An article says that Applied Discovery defines value as “partnering with clients to achieve their objectives, with thorough cost assessments and efficient project management as methods for aligning cost with value at the very onset: in the bidding stage.”
Stated differently, value is working closely and efficiently with clients. Admirable as that goal may be, it is not value as properly define as output mostly, not input. This is all input, and every provider of services to law departments could (and should) strive to team with the department as efficiently as possible. With no emphasis on what results from that lean teaming, it remains in the realm of “try real hard,” not of deliver something appropriately useful and worthwhile.
Deeper, if the client’s involvement is viewed as so integral to the value delivered by a service provider, the burden lessens on the provider. By that I mean, if two must tango tightly, the provider bears less responsibility for the value of what is delivered, since the client was right there making decisions, pitching in, shaping the result. If your value depends so intimately on the client’s actions and decisions, how can you claim you independently have delivered it? Value, in this light, goes beyond performance excellence to specifications set by others, but also to independence, judgment, and risk taking.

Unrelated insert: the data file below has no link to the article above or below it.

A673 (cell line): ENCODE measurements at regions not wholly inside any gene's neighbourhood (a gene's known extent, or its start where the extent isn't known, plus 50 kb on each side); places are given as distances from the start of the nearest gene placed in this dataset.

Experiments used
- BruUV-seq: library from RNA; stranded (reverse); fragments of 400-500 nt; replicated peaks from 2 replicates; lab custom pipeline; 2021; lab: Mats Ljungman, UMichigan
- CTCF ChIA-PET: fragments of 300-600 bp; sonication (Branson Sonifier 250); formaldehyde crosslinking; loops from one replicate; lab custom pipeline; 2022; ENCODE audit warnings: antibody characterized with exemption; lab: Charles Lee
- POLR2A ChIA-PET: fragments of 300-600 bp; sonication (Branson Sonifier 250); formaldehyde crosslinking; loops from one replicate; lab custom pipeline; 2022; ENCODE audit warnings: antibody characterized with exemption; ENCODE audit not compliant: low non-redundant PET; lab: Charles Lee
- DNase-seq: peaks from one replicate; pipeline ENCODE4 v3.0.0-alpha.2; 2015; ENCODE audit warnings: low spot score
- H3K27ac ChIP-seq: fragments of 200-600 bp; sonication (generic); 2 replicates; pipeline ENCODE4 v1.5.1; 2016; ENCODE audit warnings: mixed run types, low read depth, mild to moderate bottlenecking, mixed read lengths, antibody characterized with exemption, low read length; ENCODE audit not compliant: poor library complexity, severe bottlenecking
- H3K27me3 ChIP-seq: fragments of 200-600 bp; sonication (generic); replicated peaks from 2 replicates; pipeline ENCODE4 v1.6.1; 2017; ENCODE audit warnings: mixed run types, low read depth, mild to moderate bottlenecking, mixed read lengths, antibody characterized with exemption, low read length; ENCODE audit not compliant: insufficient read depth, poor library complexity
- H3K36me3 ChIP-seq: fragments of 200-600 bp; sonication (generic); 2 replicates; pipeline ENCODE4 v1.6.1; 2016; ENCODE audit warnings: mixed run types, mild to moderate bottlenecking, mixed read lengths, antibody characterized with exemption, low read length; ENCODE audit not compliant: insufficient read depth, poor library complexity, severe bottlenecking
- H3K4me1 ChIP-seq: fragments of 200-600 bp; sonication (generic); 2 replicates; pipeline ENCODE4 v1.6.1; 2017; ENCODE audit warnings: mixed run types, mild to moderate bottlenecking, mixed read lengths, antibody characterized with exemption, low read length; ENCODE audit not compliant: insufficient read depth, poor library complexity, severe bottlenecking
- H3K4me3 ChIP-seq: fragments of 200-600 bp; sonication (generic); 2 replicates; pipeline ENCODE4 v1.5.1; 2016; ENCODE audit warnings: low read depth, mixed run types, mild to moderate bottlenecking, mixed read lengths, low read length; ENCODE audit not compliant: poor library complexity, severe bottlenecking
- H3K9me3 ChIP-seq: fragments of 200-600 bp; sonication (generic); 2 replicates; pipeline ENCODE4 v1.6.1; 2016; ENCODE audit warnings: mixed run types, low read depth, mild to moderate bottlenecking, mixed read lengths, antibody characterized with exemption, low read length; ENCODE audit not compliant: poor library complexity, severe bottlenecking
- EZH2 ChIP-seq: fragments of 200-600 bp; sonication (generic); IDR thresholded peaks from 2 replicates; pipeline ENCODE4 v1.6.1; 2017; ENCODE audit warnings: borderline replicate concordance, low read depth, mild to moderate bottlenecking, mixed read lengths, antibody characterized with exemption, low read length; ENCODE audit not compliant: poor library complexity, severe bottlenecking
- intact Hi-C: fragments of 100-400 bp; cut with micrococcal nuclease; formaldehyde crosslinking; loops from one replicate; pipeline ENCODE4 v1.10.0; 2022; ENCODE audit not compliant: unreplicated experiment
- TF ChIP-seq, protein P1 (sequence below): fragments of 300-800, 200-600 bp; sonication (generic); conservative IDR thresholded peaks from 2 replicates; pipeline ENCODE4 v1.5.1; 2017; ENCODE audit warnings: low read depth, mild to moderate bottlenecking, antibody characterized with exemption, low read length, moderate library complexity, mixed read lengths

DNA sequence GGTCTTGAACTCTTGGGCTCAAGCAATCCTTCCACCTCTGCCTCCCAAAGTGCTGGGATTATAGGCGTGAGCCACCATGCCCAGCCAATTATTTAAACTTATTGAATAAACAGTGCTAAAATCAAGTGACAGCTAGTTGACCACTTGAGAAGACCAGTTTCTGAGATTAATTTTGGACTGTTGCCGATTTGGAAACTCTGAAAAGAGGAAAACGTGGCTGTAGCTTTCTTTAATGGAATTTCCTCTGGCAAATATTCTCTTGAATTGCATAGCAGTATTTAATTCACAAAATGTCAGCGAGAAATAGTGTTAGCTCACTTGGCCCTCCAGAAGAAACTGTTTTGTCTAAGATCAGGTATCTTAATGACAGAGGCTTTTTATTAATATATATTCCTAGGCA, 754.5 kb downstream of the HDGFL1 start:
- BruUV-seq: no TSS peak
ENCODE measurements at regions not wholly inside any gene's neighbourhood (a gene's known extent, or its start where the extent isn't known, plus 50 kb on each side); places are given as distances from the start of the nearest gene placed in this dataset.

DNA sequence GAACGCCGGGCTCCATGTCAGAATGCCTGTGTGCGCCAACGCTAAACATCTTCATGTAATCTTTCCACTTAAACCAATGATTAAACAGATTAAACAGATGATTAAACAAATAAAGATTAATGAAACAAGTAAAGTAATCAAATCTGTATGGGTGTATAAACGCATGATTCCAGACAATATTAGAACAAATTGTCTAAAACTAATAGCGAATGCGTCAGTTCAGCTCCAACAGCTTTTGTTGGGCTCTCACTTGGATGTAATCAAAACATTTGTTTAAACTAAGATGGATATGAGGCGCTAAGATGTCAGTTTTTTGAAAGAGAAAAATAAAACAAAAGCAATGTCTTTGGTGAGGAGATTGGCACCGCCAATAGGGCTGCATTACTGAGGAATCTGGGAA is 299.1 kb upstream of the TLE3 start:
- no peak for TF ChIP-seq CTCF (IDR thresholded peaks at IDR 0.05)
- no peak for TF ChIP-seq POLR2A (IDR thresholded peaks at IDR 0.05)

The full article is in Met. Corp. Counsel, May 2011 at 35.